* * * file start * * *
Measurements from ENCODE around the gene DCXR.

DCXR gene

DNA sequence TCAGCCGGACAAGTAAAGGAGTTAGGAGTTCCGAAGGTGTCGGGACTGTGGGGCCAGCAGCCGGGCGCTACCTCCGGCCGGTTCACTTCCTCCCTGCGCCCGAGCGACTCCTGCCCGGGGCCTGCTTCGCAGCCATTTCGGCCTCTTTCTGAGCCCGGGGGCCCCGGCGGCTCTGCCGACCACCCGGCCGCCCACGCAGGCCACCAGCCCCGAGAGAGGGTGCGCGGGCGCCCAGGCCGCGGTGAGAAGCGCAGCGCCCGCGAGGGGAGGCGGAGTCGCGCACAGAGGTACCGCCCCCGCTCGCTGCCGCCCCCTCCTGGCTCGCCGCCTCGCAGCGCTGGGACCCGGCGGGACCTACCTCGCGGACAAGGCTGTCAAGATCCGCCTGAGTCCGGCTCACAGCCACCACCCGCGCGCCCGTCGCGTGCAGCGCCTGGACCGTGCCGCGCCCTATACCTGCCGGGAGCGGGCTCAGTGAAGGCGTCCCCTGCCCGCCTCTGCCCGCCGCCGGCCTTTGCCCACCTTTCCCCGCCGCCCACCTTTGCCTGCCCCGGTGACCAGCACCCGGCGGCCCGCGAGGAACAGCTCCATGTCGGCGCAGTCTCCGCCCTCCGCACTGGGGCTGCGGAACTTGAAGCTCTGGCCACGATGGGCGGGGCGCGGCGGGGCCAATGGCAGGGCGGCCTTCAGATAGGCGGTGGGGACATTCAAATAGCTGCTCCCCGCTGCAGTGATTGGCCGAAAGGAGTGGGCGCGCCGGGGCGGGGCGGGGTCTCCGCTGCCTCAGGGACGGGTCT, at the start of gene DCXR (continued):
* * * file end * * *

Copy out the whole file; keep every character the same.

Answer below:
Measurements from ENCODE around the gene DCXR.

DCXR gene

DNA sequence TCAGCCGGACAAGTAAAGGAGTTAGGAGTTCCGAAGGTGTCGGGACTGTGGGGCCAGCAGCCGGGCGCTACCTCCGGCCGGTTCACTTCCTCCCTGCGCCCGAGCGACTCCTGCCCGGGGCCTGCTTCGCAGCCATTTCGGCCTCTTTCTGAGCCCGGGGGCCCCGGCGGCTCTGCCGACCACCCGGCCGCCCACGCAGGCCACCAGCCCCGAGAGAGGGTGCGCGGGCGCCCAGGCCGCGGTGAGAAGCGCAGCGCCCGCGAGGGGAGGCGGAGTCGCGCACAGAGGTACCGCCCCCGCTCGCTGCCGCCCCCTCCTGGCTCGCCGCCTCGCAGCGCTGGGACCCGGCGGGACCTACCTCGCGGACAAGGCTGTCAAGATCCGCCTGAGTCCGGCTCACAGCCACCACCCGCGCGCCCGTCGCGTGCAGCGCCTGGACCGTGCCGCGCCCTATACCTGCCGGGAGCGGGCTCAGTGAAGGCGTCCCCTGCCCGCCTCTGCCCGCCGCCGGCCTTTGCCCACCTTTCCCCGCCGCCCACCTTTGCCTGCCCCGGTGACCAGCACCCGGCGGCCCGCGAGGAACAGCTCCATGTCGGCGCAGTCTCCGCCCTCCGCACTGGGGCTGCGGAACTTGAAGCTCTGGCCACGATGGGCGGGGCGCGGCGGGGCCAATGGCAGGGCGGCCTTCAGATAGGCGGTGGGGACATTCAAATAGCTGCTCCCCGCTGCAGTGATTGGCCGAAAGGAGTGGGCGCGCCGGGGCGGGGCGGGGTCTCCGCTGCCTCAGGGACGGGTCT, at the start of gene DCXR (continued):